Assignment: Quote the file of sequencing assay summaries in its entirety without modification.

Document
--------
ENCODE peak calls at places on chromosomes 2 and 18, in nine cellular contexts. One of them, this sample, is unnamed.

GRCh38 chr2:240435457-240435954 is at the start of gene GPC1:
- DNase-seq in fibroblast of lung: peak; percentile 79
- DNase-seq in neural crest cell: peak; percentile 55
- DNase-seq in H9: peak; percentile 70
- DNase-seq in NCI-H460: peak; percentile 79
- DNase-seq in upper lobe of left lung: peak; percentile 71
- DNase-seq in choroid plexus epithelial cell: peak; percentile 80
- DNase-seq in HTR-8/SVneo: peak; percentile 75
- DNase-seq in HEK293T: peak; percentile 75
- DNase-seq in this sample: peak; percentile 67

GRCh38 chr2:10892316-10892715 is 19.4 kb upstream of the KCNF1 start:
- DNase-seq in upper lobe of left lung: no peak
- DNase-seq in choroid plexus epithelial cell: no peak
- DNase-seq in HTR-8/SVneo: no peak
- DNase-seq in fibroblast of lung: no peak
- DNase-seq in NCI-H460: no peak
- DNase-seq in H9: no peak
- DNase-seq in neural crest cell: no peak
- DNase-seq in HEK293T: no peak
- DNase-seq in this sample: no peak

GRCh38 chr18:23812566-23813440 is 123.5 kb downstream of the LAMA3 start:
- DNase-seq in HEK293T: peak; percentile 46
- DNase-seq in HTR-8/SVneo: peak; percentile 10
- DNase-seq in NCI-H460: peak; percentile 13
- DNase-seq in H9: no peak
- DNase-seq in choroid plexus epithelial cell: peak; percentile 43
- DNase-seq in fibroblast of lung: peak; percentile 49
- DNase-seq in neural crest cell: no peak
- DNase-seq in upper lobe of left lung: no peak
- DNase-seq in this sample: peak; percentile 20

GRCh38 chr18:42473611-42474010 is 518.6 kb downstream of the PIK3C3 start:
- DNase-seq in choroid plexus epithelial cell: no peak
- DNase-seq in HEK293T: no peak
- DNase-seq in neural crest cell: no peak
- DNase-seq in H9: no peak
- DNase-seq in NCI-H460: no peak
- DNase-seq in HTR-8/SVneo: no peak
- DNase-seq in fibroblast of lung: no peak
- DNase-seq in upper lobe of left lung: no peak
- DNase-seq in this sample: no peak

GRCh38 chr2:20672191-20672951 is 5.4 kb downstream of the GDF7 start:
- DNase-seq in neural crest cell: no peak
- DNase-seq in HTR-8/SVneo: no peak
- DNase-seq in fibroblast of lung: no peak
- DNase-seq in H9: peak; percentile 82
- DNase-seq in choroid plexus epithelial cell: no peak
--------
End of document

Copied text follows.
ENCODE peak calls at places on chromosomes 2 and 18, in nine cellular contexts. One of them, this sample, is unnamed.

GRCh38 chr2:240435457-240435954 is at the start of gene GPC1:
- DNase-seq in fibroblast of lung: peak; percentile 79
- DNase-seq in neural crest cell: peak; percentile 55
- DNase-seq in H9: peak; percentile 70
- DNase-seq in NCI-H460: peak; percentile 79
- DNase-seq in upper lobe of left lung: peak; percentile 71
- DNase-seq in choroid plexus epithelial cell: peak; percentile 80
- DNase-seq in HTR-8/SVneo: peak; percentile 75
- DNase-seq in HEK293T: peak; percentile 75
- DNase-seq in this sample: peak; percentile 67

GRCh38 chr2:10892316-10892715 is 19.4 kb upstream of the KCNF1 start:
- DNase-seq in upper lobe of left lung: no peak
- DNase-seq in choroid plexus epithelial cell: no peak
- DNase-seq in HTR-8/SVneo: no peak
- DNase-seq in fibroblast of lung: no peak
- DNase-seq in NCI-H460: no peak
- DNase-seq in H9: no peak
- DNase-seq in neural crest cell: no peak
- DNase-seq in HEK293T: no peak
- DNase-seq in this sample: no peak

GRCh38 chr18:23812566-23813440 is 123.5 kb downstream of the LAMA3 start:
- DNase-seq in HEK293T: peak; percentile 46
- DNase-seq in HTR-8/SVneo: peak; percentile 10
- DNase-seq in NCI-H460: peak; percentile 13
- DNase-seq in H9: no peak
- DNase-seq in choroid plexus epithelial cell: peak; percentile 43
- DNase-seq in fibroblast of lung: peak; percentile 49
- DNase-seq in neural crest cell: no peak
- DNase-seq in upper lobe of left lung: no peak
- DNase-seq in this sample: peak; percentile 20

GRCh38 chr18:42473611-42474010 is 518.6 kb downstream of the PIK3C3 start:
- DNase-seq in choroid plexus epithelial cell: no peak
- DNase-seq in HEK293T: no peak
- DNase-seq in neural crest cell: no peak
- DNase-seq in H9: no peak
- DNase-seq in NCI-H460: no peak
- DNase-seq in HTR-8/SVneo: no peak
- DNase-seq in fibroblast of lung: no peak
- DNase-seq in upper lobe of left lung: no peak
- DNase-seq in this sample: no peak

GRCh38 chr2:20672191-20672951 is 5.4 kb downstream of the GDF7 start:
- DNase-seq in neural crest cell: no peak
- DNase-seq in HTR-8/SVneo: no peak
- DNase-seq in fibroblast of lung: no peak
- DNase-seq in H9: peak; percentile 82
- DNase-seq in choroid plexus epithelial cell: no peak